To gain more control over the production process, Welspun Gujarat has integrated backward, from pipes to steel plates (which are needed to make the pipes). A 1.5-million tonnes per annum plate mill at Anjar in Gujarat has been up and running from April this year. This venture gives the company a tighter control over costs and also improves its flexibility to ship orders fast (as raw material suppliers often take 6-12 months to deliver plates). Moreover, it will help Welspun protect itself from fluctuations in steel prices.
The integration doesn’t end there. Goenka hopes to put in play a closely-held group company, Welspun Power & Steel, which will provide the steel to make the plates. The five-year-old company is exploring the possibility of setting up a 3.2-million tonne plant for specialty steel, which will cater solely to the pipe manufacturing unit. The cost of setting up this plant would be Rs 5,000-6,000 crore. “The plant may go on stream in the next three years,” says Goenka. Today, Welspun Power & Steel has a capacity of 2 lakh tonnes of sponge iron and bars, a turnover of Rs 400 crore and earnings before interest, taxes, depreciation & amortisation (EBITDA) of Rs 100 crore. The investments planned make this company a candidate for an initial public offering.
The pipes business is Goenka’s trump card, but it isn’t stopping him from plotting strategies in other high-growth areas. One such foray is real estate. The group has a land bank of 1,000 acres, which it plans to develop over the next two-to-four years. The landholdings are in Gurgaon, Kalyan, Talashi and in and around Gujarat.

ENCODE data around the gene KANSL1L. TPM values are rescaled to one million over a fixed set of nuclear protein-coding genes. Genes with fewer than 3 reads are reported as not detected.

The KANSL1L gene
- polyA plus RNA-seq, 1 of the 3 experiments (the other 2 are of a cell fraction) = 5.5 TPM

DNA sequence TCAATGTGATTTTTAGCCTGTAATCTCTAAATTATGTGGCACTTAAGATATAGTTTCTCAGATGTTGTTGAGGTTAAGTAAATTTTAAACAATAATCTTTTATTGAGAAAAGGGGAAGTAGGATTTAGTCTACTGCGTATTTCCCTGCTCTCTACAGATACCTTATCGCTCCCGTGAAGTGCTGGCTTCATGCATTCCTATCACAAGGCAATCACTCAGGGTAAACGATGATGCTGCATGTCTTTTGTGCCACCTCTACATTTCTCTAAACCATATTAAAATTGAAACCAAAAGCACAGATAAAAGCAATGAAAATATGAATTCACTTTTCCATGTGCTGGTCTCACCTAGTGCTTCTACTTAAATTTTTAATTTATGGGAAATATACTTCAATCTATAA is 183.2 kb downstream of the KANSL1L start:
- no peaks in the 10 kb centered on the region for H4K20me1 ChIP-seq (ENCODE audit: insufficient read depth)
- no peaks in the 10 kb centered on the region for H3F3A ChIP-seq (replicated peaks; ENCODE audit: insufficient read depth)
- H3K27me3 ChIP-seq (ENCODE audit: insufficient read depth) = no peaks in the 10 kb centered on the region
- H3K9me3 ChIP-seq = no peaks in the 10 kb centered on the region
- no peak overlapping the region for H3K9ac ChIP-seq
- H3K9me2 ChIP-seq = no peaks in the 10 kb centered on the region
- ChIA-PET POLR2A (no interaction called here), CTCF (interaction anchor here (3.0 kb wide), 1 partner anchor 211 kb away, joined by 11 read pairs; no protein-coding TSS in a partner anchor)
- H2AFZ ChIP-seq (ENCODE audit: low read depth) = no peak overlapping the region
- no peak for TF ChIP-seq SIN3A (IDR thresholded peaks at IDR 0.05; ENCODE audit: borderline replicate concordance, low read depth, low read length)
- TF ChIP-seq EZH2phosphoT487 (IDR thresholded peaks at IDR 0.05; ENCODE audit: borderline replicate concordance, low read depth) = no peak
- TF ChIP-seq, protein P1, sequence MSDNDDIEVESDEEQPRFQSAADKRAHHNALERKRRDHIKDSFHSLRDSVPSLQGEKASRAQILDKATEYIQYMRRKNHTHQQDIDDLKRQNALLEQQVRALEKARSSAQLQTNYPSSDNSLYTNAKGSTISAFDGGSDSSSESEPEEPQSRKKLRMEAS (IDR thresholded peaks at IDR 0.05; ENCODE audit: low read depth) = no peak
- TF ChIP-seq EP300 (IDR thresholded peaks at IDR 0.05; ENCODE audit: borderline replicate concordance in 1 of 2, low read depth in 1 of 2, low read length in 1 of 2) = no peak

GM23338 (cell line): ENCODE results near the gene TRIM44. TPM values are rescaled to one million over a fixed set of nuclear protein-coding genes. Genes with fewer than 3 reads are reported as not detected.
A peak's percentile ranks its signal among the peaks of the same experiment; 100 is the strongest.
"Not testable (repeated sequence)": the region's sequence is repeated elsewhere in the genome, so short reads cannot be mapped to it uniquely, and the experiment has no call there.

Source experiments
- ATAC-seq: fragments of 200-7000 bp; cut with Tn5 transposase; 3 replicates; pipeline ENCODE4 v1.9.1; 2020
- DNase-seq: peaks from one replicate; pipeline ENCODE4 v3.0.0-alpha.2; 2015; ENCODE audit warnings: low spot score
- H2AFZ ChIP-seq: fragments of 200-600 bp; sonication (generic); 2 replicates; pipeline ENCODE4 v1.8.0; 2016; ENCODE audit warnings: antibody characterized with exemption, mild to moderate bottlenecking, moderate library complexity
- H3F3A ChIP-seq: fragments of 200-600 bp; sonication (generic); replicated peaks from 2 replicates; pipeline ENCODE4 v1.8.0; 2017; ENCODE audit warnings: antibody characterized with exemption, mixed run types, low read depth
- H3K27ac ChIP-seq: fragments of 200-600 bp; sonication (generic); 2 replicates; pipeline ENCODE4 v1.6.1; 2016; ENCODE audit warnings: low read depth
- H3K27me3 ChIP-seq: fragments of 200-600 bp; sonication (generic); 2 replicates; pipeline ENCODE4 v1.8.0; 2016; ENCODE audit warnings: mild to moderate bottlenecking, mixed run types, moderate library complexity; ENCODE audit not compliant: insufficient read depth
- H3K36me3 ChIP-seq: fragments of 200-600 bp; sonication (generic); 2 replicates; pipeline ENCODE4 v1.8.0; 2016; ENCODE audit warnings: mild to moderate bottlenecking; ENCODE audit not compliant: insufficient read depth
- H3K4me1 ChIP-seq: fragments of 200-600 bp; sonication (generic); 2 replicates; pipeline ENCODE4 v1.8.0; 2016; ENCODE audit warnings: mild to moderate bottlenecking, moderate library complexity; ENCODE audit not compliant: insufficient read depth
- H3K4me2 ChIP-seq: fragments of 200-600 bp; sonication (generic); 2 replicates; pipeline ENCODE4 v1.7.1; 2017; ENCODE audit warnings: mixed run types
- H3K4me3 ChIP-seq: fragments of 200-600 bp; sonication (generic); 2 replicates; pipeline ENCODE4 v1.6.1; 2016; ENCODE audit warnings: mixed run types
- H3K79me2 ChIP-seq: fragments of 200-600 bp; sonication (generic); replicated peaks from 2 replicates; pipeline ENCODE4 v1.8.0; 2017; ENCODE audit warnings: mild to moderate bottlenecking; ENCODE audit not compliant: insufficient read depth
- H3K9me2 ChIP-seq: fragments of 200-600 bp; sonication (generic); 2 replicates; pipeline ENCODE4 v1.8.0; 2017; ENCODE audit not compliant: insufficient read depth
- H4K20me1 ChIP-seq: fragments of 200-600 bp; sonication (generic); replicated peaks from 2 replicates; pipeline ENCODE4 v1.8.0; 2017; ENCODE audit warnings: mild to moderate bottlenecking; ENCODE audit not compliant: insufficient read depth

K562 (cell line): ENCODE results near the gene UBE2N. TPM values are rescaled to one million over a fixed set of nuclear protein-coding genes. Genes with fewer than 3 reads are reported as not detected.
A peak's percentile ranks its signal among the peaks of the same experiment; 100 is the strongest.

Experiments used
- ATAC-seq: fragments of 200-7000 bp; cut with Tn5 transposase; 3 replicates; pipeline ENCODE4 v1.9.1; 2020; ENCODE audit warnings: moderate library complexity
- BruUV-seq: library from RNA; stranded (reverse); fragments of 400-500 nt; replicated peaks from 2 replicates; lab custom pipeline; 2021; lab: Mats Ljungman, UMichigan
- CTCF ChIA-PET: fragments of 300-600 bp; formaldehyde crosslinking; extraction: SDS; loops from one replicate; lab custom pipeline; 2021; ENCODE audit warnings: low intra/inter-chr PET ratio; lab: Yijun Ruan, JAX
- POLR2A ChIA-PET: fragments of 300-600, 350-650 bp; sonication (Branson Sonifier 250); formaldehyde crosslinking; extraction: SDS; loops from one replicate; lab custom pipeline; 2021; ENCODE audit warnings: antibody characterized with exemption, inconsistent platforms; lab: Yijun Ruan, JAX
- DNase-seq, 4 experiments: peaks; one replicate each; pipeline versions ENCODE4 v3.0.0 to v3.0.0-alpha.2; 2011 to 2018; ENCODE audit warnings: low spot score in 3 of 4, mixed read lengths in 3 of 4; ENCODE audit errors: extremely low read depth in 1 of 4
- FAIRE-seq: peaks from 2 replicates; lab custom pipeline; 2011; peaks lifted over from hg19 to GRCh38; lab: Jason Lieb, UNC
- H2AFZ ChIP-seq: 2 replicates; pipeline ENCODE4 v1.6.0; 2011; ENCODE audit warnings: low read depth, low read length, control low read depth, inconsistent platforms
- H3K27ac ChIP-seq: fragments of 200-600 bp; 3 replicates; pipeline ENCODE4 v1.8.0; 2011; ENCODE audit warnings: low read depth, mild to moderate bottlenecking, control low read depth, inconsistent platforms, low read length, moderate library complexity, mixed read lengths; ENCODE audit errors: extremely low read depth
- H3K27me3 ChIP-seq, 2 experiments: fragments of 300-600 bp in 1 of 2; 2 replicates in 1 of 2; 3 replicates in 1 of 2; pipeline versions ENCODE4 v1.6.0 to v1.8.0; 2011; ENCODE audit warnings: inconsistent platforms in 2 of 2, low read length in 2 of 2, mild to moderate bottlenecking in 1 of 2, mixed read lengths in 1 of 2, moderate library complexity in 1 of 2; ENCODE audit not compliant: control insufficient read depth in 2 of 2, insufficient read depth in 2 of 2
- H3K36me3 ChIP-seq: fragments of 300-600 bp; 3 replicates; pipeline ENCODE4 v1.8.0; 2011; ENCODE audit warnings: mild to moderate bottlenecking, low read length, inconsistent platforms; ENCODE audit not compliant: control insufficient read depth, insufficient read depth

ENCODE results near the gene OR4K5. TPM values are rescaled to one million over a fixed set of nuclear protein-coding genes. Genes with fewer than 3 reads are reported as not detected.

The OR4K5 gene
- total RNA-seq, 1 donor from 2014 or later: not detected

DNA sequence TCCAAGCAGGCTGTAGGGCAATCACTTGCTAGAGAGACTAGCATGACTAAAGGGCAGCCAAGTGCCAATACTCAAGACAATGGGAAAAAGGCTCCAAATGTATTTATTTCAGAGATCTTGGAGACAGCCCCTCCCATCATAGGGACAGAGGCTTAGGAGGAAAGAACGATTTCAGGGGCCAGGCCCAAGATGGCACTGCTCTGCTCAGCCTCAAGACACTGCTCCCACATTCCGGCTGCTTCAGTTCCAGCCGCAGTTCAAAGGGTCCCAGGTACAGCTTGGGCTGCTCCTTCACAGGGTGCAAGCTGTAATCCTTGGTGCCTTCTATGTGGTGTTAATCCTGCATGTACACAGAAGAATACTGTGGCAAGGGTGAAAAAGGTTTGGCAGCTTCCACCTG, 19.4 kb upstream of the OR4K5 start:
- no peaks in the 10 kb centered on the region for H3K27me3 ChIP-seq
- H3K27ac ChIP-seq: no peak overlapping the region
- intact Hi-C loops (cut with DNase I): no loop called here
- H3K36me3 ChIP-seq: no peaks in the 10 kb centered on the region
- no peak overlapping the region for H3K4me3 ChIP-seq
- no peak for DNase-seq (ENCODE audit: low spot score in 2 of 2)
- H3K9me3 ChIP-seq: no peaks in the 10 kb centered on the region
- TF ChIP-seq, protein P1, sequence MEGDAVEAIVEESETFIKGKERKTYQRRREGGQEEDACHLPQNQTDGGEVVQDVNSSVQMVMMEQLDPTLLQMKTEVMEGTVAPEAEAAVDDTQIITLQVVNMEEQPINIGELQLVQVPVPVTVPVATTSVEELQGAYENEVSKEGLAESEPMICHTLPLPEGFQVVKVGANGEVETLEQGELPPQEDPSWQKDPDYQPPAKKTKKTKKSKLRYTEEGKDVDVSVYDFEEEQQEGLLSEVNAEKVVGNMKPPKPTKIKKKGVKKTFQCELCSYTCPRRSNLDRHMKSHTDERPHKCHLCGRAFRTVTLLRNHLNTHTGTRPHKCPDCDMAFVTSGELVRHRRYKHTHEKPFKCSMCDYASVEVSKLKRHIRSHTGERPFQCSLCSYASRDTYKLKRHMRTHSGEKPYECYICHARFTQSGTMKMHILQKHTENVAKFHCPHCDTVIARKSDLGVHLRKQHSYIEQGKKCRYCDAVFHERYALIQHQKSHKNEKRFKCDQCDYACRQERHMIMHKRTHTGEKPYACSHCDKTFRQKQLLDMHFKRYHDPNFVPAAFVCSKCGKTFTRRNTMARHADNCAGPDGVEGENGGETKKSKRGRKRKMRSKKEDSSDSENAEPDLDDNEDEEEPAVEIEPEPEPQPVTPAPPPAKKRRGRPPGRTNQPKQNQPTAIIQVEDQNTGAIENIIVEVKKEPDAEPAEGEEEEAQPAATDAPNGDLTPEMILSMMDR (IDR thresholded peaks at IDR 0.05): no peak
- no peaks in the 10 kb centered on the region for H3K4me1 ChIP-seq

“We also have a 50:50 JV with Alok Industries. There are also two SEZs—for engineering and textiles— covering an area of 600 acres at Anjar,” says Jindal.
Another foray is retail. Goenka’s youngest venture, Welspun Retail, which is managed by his wife Dipali Goenka, is gradually expanding its retail footprints in smaller cities to exploit the Rs 10,000-crore market for home furnishings. However, the organised players control only 2 per cent of this pie. Dipali Goenka, Director, Welspun Retail, is doing her bit to change things. Her aggressive plans include having 600 stores and a turnover of Rs 1,000 crore by 2011. The company has sales of Rs 250-300 crore, and it expects to break even soon.
Welspun has also added international brands like Christy of the UK and Sorema of Portugal in its bouquet of offerings. Christy, for instance, is the UK’s biggest towel and bedlinen brand.
The 110 Christy stores in the UK now also stock Welspun products and the Indian stores, too, will soon have Christy and Sorema on their shelves. Welspun has been able to turn around the loss-making Christy business by stopping highcost production (the company has a top line of Rs 400 crore and an EBITDA of Rs 22 crore).
Earlier, Christy used to outsource close to 70 per cent of its requirement from low-cost production centres like Turkey and the remaining 30 per cent used to come from its Manchester facility. After Welspun took it over, that 30 per cent has since shifted to India. Yet another acquisition was of Sorema, a maker of bath rugs and shower curtains.
Chirsty and Sorema, along with Welspun’s own and licensed brands like Nautica and Umbra, give the company a complete portfolio of home textiles brands.
These complement the traditional business of towels and bed linen under Welspun India, which Goenka hopes to take up to $1 billion (Rs 4,300 crore) in revenues by 2010. Clearly, for Goenka, growth is an obsession, and he’s got a fistful of opportunities to help him in that endeavour.
Now, he needs to build an able band of managers and leaders to execute those growth avenues.